Plants for a shade garden
Having a shady garden has resulted in a garden that lacks colour, although I do tend to add a bit of colour here and there with painted furniture and pots. With the rainy season due to start any minute - and the temperature still in the low twenties - I've decided that now is the best time to cut down the overgrown jungle and plant up some colour myself!
I have done some research on plants that thrive in a shade garden, especially plants that also offer a bit of colour, and I am going to pop off to the nursery to start stocking up. Here is the list of plants that I came up with:
Shade loving plants
Impatiens are one of the most popular plants for shade - and it's easy to see why. They bloom constantly throughout spring and summer, offering flowers in just about every colour, and couldn't be easier to grow. Look for New Guinea impatiens, which bear larger blossoms and stockier stems; double impatiens, which feature petal-filled, roselike flowers; or mini impatiens, which cover themselves in small blooms.
Grow coleus for its fantastic foliage - there are hundreds of varieties, and they feature leaves splashed, spotted, streaked, and otherwise coloured with shades of chartreuse, purple, pink, red, black, and green. Make eye-catching combinations by growing a few varieties of coleus together - or complement your favourite flowers with coleuses that have similar leaf colours.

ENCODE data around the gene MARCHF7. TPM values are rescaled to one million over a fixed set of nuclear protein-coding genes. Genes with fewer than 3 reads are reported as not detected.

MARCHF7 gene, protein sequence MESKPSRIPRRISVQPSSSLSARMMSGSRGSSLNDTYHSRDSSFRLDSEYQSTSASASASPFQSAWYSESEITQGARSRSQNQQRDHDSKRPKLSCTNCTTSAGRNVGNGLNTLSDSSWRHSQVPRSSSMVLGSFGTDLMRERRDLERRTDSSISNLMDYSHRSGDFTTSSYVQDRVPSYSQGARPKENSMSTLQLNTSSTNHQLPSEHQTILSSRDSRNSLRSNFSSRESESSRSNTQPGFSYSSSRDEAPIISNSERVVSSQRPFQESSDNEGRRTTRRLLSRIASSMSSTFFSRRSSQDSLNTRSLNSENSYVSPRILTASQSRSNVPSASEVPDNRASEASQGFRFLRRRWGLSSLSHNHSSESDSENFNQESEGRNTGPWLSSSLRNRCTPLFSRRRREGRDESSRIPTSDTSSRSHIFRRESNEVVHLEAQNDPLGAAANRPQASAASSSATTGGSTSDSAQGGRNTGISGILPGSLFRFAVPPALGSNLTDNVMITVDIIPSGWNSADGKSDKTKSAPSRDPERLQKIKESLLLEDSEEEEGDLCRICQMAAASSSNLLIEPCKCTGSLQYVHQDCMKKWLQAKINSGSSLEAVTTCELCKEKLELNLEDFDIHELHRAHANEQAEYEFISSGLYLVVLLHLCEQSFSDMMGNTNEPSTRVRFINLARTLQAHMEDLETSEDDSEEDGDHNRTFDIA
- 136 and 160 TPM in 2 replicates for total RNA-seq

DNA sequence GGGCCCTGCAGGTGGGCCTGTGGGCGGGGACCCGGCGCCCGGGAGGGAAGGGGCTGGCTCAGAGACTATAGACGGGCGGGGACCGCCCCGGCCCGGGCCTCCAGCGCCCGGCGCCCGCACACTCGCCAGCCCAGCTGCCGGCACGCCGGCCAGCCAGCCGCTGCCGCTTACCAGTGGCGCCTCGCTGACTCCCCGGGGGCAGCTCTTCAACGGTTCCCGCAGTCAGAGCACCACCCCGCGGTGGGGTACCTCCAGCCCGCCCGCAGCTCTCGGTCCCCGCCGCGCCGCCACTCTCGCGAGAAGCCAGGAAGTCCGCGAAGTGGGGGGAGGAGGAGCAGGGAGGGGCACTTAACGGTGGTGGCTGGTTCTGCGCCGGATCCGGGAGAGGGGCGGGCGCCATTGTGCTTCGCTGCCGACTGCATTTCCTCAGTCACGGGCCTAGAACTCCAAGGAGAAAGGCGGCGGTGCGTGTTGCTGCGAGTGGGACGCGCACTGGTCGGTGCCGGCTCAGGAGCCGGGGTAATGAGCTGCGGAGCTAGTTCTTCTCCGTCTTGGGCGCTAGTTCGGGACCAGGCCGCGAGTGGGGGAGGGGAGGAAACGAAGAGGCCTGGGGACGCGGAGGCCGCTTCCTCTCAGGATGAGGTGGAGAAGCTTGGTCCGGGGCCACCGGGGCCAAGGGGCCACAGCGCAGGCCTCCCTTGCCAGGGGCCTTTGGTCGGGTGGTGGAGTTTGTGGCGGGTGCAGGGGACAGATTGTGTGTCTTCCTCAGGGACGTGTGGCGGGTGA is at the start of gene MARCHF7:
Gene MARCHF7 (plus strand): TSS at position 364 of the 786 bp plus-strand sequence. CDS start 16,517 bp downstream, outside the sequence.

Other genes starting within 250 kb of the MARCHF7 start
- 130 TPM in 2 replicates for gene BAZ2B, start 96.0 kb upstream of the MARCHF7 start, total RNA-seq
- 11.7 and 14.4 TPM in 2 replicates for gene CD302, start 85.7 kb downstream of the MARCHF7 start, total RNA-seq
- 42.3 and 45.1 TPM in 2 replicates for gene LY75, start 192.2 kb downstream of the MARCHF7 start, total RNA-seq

Hellebore (Helleborus), also called Christmas rose, is one of the earliest bloomers in shady gardens. Look for its burgundy, pink, cream, green, or white flowers in late winter or early spring. Although it looks delicate, the Christmas rose is quite sturdy once it gets established. Hellebore grows 30cm tall.
Yellow Corydalis is a hard-working perennial that takes the prize for being the longest bloomer in the shade garden. Enjoy its clusters of yellow flowers from spring until winter. It's not just the flowers that are beautiful; the grey-green leaves are attractive as well. The plant grows about 30cm tall.
Used often as a groundcover or an edging plant, liriope is so popular for good reason. It stays evergreen year-round in many climates, produces pretty blue or white flowers, and is about as tough a plant as you'll hope to meet. Its dense tufts of almost-evergreen, broadly grassy leaves are often striped. Stiff stems bear tight spikes of tiny blue or white bells, similar to those of grape hyacinth. It is best protected from drying winds in rich well-drained soil that retains moisture. Plant in composted, moist but well-drained soil. Can be grown in drier regions provided it is watered regularly. Not suited to hot, humid conditions or dry inland areas.
‘Evergreen Giant’ is a champion plant that will grow up to 90 cm tall with a spread of 45 cm in ideal conditions and it is hardy to cold. Dainty sprays of light purple flowers appear between the strap-like leaves in late summer to autumn, followed by dark berries. (The Gardener magazine)
Also known as the Cape primrose and related to the African violet. Streptocarpus formosus flowers almost throughout summer, from late spring to autumn. One or two flowers are formed at the tips of the long flowering stems. The large trumpet-shaped flowers are white with soft mauve markings that run along the edge of the petals and into the distinctive yellow throat. Many species are perfectly suitable for the shady garden which has cool conditions and good organic soil.